Child Pornography

computer crime lab
Hard drive evidence

Child pornography is criminal to possess in Minnesota, under both state and federal laws.  Today, most child porn is in electronic form, stored on computers, smart phones, storage devices and in the internet cloud.  “Dissemination” is also a crime.  Prosecutors commonly charge both possession and dissemination since most people in recent years have obtained these kinds of images using internet file sharing programs.  This seems a misuse of the dissemination law’s intended use to target those profiting from its sale, or at minimum engaged in dissemination as more than a technicality.

In Minnesota, most child porn cases are charged under Minnesota Statutes Section 617.247, titled “POSSESSION OF PORNOGRAPHIC WORK INVOLVING MINORS.”  Both possession and dissemination crimes charged under this statute are felonies.

Perhaps the most glaring injustice of child porn prosecutions is their violation of the proportionality principle that the punishment should fit the crime.  Child Pornography is a non-touch sex crime.  Most believe that among the types of sex crimes — penetration, sexual contact, and non-touch — the other two types are more egregious.  And yet, the sentence in the typical first-time child porn case can be far in excess of that for a person convicted of stranger-rape-by-force.  The laws in this area are ripe for reform.  Every child porn case we have seen involves multiple image, sometimes hundreds, sometimes thousands.   People who are guilty of this crime appear to have some kind of collector compulsion of obsession that results in a large number of illegal images.  When that reality is combined with legally permissible multiple convictions for each image and consecutive sentencing, we end up with absurdly long, cruel and unusual punishments of hundreds of years prison time.  The practice of “Hernandizing” convictions for multiple images seized by police at simultaneously, to artificially inflate the criminal history score of a first-time offender is one aspect of this horrific problem.

Possession
The criminal law of possession applies here, as it does in other areas of criminal law where possession of some thing is made contraband.  The prosecuting attorney needs to have evidence that the person accused had dominion and control over the prohibited thing.  Ownership is not possession.  Past possession is not the same as present possession or possession at a claimed time and place.

Nature of the Images
Though the statutes’ language is specific for good reason, some generalizations can be made about the nature of the images prohibited.  They both must be pornographic and must involve a minor.  The statute attempts to shift the burden of proof: “it shall be an affirmative defense to a charge of violating this section that the pornographic work was produced using only persons who were 18 years or older.” Minnesota Statutes Section 617.247, subd.8 (2017).  Beyond that, when an image can be characterized as “pornographic,” it can be impractical to determine the age of the model depicted.  This can be a problem of proof as well as bring up legal issues about criminal intent and criminal act.  As a result, law enforcement officers and others in the criminal justice system distinguish between images of pre-adolescent children and post-adolescents.  It may be impossible to accurately or reliably distinguish between an image of a 16-year-old and one of a 20-year-old.  This is likely why most child porn cases we’ve seen prosecuted involve images of pre-adolescent children.  The law enforcement community has also developed a database of Hash Values of images they’ve identified as child porn, often with identified victims depicted.  The defense can retain an expert witness to help investigate the facts, the technology, and possibly testify.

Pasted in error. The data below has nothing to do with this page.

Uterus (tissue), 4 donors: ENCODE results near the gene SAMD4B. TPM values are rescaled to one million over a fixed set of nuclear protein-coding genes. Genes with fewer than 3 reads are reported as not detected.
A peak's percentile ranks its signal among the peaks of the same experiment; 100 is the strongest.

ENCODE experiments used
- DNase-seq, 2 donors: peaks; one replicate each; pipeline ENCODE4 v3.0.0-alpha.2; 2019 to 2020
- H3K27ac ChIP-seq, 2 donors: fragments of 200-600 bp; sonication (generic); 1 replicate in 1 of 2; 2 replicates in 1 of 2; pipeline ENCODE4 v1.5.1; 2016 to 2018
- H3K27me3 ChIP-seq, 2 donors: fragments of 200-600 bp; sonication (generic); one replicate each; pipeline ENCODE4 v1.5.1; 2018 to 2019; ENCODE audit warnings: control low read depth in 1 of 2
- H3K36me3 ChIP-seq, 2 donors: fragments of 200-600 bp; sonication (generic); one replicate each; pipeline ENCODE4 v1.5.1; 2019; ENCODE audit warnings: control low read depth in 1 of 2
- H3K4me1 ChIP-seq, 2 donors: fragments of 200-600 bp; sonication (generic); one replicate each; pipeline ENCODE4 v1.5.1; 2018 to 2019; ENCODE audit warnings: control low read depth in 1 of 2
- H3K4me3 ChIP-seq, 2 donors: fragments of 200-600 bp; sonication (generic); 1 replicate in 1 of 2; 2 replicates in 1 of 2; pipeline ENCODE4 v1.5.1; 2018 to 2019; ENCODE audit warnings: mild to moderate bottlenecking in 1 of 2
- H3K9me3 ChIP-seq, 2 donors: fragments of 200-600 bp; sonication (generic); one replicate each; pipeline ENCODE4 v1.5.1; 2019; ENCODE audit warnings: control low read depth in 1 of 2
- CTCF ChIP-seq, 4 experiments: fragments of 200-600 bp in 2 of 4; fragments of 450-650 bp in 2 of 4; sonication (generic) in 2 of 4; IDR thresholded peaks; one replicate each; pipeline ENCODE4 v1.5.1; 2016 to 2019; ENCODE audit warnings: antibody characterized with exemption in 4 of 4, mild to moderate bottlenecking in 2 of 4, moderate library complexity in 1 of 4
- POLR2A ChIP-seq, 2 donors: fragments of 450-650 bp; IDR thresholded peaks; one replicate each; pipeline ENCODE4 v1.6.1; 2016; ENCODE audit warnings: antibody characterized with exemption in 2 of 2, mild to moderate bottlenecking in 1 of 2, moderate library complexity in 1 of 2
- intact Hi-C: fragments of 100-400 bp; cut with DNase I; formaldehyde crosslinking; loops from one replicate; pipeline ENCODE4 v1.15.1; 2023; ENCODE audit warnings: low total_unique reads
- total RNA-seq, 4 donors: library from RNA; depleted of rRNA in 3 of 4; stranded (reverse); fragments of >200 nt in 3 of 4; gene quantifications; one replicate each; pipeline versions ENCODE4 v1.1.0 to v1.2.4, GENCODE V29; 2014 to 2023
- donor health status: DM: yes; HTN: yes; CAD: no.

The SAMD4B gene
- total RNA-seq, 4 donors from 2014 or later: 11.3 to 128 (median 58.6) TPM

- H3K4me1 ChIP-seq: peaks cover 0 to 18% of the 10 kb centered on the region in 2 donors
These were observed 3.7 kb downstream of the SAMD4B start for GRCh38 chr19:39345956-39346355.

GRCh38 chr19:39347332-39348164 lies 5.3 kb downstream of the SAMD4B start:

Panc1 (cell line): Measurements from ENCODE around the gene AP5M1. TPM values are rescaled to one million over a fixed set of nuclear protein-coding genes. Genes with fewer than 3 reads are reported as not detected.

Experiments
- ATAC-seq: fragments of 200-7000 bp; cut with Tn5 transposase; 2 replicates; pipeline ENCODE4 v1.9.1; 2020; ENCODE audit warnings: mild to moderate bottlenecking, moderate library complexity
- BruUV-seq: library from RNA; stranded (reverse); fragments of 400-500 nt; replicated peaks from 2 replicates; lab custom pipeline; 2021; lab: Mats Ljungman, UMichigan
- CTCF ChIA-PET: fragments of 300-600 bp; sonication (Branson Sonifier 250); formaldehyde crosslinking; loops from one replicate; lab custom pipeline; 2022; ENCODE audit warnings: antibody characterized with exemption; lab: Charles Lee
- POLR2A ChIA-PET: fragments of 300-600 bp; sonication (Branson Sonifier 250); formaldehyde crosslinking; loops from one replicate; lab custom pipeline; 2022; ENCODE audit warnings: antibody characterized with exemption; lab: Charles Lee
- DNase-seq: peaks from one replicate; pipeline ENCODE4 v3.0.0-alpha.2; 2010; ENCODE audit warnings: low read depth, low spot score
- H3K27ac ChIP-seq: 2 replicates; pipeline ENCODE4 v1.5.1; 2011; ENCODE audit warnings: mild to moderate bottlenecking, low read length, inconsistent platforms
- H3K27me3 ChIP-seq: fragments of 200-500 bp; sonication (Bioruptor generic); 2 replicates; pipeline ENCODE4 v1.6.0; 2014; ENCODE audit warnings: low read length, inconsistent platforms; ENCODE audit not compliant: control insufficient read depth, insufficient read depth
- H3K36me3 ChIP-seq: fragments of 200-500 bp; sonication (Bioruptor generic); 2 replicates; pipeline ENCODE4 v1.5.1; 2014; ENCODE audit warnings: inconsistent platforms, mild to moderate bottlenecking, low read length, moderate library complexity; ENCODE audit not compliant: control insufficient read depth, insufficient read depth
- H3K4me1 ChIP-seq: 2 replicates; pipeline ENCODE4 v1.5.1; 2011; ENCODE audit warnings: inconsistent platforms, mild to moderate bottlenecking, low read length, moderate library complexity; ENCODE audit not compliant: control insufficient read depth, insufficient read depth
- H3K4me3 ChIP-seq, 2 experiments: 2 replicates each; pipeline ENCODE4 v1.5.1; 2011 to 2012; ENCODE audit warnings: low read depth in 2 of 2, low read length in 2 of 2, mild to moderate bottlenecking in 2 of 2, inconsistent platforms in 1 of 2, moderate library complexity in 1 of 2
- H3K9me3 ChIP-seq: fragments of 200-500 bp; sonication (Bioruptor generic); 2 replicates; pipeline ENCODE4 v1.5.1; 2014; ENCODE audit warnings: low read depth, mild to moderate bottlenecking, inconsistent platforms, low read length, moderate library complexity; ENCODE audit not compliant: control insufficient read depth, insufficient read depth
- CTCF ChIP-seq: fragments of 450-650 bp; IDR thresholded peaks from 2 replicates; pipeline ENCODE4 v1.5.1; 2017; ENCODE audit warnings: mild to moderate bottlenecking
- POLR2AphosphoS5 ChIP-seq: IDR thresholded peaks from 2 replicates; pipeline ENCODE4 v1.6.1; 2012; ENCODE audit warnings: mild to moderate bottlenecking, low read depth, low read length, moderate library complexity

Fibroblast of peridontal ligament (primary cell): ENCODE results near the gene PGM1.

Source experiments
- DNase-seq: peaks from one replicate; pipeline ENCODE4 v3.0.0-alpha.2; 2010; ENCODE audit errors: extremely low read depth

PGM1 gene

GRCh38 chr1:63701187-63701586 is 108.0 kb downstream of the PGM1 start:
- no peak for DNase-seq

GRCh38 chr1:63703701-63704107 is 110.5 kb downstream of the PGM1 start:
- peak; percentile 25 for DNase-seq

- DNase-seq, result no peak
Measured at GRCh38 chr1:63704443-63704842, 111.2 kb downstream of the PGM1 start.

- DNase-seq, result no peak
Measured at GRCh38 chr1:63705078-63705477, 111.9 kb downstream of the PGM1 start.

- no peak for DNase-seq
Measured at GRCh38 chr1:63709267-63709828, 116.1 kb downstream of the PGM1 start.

Is it Pornography?
Nudity is not pornography.  The human body is naturally unclothed.  What God and Nature made is not in itself obscene.  Despite the delusional beliefs of at least one twin cities metro-area prosecutor, naked pictures of your young children laughing in the bathtub is not pornography.  Naked pictures of children are not child porn, if they are not pornographic or sexual in nature.  Your art class drawings of human nudes is not pornography.  Art works and performances are protected by the First Amendment.  There is a large body of constitutional law mapping out protections for art accused of being obscene by certain elements of our society.

Search and Seizure of Evidence
How was the evidence obtained?  If it was obtained illegally, though an illegal search or illegal questioning, that evidence may be suppressed from trial evidence by a judge upon a defense suppression motion.

Registration
A person convicted of a Minnesota Child Pornography crime “or another offense arising out of the same set of circumstances” will be required to Register as a Predatory Offender under Minnesota Statutes Section 243.166 for at least ten years.  Failure to comply with all of the registration requirements for the full required period is a felony with prison time.

Treatment
If convicted, the sentence will likely include either prison or probation with sex offender treatment programming.  While treatment is a preferred disposition for most convicted of these crimes, it is difficult.  A frequently asked question is “should I begin seeking help and treatment while my case is still pending?”  The answer to that question is almost always a resounding, “no.”  Because Minnesota law has no legal protections for people voluntarily seeking help for human sexuality issues that involves crimes and children, that door is closed by the laws.

Help from an experienced criminal defense attorney can make all the difference in these cases.

Question?  You can call Thomas C. Gallagher, Minneapolis Sex Crimes Attorney, at (612) 333-1500.